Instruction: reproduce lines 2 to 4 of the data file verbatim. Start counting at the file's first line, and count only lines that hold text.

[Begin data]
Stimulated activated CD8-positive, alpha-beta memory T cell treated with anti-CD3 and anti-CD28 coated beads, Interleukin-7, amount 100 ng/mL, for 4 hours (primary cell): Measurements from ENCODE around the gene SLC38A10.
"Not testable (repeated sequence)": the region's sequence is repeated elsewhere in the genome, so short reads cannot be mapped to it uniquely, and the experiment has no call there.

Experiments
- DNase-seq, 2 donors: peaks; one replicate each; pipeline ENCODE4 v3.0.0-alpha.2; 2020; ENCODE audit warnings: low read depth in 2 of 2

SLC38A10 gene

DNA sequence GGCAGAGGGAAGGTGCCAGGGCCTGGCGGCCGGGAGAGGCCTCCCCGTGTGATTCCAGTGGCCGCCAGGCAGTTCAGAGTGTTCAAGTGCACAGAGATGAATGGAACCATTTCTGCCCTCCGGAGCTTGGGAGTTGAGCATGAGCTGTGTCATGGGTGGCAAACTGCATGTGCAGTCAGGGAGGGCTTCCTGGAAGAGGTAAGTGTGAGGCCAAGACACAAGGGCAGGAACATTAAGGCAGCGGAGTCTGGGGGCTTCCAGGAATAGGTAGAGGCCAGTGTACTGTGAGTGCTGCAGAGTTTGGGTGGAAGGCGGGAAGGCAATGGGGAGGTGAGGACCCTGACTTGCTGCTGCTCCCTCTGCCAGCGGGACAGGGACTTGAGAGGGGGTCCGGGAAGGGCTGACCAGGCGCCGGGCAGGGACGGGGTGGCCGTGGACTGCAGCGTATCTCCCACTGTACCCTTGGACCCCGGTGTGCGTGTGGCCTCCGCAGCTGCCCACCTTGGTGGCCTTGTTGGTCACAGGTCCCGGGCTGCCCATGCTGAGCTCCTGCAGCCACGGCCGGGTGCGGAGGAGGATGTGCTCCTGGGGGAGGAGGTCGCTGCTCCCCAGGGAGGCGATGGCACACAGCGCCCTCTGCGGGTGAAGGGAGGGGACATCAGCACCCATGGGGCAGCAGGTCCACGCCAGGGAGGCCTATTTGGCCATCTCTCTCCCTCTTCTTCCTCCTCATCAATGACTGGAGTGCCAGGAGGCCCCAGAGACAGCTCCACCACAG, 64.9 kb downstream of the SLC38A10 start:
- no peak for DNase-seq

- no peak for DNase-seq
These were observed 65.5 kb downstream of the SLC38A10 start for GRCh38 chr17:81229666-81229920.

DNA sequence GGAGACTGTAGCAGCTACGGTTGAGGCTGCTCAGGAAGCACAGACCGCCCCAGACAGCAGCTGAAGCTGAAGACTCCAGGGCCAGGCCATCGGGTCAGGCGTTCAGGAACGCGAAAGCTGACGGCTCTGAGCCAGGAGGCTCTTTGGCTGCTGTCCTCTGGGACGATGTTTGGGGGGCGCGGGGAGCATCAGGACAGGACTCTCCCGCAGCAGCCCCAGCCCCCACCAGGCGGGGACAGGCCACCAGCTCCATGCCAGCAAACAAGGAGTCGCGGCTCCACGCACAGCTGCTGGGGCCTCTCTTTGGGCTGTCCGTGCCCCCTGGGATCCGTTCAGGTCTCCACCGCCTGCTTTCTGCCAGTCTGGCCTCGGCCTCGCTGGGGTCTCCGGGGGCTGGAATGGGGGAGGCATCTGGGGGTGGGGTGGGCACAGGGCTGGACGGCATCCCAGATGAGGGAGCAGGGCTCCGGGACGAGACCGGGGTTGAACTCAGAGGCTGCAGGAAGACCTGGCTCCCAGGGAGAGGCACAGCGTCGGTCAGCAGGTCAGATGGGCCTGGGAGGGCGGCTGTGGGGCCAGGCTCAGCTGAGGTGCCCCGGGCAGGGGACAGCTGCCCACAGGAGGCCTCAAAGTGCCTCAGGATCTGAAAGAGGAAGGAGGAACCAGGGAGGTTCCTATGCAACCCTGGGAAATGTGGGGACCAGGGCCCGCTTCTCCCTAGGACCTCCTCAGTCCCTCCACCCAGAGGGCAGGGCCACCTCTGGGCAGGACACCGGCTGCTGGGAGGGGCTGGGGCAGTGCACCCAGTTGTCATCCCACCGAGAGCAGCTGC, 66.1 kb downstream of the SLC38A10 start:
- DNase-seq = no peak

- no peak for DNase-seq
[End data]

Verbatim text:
"Not testable (repeated sequence)": the region's sequence is repeated elsewhere in the genome, so short reads cannot be mapped to it uniquely, and the experiment has no call there.

Experiments
- DNase-seq, 2 donors: peaks; one replicate each; pipeline ENCODE4 v3.0.0-alpha.2; 2020; ENCODE audit warnings: low read depth in 2 of 2